This signed etching from 2008 is a limited edition of 68 from Grayson Perry’s Maps series. The vertical etching presents the viewer with a rich and complex map, inspired by the traditional cartographies mapped by tradesmen and sailors as early as antiquity and developed in the Middle Ages, when trade and exchanges between kingdoms, together with religious missions, determined an increase in their production.
That Grayson Perry enjoys layering his works with art historical references comes as no surprise to those acquainted with the artist’s work. In Map Of Nowhere, which also comes in a Purple version, the artist based his work on the Ebstorf Map, a famous 13th century Mappa Mundi which was, however, destroyed during World War II, in 1943, during the bombing of Hanover. Like its predecessor, Perry’s map follows the tradition of mapping the world onto a human body, only here it is Perry’s own body to be mapped, as opposed to the German map, which put Christ’s body at the centre of its depiction. Guiding the viewer through a myriad of symbols and fictitious places, filled with bittersweet comments on the artist’s personality, this Map presents itself as an internal cartography that attempts to visually encode the eclectic and complex nature of its maker.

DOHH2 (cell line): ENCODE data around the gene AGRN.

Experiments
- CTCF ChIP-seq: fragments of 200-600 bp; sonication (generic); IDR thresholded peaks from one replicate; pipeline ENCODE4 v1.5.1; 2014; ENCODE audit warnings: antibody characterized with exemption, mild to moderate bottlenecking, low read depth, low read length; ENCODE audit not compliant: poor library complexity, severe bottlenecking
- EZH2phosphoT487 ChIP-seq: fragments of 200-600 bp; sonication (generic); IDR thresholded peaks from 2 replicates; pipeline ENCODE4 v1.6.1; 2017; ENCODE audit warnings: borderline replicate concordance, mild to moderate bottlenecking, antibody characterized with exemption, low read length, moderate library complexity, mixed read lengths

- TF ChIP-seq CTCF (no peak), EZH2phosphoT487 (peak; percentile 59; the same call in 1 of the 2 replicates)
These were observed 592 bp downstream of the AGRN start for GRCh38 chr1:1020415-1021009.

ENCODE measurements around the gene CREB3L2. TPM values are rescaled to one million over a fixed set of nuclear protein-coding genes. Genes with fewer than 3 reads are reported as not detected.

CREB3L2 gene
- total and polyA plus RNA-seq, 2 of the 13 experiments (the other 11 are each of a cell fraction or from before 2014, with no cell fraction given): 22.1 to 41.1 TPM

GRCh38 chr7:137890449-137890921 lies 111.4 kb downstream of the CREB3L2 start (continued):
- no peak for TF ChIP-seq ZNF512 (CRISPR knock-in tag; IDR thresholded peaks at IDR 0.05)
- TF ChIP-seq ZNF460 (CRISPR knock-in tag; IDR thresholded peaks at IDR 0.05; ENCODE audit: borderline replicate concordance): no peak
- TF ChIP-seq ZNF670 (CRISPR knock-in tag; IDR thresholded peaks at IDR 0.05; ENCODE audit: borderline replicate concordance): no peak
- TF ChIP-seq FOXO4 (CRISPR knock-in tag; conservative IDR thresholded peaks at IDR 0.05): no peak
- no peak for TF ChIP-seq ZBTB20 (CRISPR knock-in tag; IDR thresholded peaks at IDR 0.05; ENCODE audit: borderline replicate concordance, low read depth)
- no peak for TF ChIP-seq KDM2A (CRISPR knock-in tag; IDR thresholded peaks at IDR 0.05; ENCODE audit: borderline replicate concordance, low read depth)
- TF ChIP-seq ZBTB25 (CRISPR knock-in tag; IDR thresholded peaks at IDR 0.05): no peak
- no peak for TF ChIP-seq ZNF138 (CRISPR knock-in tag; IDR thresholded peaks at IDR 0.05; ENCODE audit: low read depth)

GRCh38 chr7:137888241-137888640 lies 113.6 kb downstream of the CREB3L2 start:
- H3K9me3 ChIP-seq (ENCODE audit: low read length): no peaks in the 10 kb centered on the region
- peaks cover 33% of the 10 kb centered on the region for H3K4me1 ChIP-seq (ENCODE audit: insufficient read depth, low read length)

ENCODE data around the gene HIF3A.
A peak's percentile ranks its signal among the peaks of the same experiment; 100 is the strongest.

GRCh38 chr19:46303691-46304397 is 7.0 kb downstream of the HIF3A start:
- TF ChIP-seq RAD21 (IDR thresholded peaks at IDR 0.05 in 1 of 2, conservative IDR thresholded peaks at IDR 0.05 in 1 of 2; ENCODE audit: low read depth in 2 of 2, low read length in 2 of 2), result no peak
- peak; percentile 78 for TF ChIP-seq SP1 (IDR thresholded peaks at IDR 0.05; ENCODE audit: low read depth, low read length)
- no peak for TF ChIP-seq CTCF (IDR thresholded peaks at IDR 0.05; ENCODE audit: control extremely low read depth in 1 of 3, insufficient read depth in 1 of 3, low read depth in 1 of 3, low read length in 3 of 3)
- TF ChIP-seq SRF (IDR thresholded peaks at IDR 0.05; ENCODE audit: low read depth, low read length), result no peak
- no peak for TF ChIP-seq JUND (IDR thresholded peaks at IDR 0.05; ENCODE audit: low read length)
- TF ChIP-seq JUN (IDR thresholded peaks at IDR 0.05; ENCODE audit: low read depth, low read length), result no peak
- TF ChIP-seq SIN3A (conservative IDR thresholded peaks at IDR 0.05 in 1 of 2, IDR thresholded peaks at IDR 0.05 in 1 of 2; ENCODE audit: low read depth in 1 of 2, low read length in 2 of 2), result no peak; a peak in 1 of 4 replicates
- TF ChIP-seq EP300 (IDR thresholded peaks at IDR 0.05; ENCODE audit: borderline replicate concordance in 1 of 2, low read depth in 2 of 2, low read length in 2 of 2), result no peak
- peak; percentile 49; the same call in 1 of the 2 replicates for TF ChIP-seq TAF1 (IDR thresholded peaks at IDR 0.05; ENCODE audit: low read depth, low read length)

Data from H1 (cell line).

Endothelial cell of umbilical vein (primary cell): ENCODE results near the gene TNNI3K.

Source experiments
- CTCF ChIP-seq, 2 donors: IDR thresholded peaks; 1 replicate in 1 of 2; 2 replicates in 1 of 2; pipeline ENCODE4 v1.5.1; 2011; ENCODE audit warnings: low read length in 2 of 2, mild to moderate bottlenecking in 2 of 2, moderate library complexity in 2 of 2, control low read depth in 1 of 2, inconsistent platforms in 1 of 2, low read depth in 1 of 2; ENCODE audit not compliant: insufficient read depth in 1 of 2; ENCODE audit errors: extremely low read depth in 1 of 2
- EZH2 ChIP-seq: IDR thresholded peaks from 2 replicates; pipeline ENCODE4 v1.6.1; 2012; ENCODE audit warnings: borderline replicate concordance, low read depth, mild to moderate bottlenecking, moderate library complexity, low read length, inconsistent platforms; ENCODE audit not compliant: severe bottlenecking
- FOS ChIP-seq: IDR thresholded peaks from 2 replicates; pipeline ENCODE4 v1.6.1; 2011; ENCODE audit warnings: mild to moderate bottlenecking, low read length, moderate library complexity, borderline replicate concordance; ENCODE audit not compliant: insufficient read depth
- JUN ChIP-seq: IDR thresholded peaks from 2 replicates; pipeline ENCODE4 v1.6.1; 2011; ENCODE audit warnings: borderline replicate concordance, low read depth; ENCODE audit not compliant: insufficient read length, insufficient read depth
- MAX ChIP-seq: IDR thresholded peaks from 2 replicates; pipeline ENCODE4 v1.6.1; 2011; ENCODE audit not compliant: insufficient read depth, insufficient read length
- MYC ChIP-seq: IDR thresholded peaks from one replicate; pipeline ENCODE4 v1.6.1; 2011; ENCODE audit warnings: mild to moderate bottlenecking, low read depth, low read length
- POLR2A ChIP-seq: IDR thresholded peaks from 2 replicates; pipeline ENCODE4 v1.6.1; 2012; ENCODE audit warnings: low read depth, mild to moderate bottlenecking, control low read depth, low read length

Rather than a real topography, Map Of Nowhere represents a portrayal of Perry’s identity in all of its polarising and competing aspects, a trope the artist used time and time again in pieces like Map of An Englishman.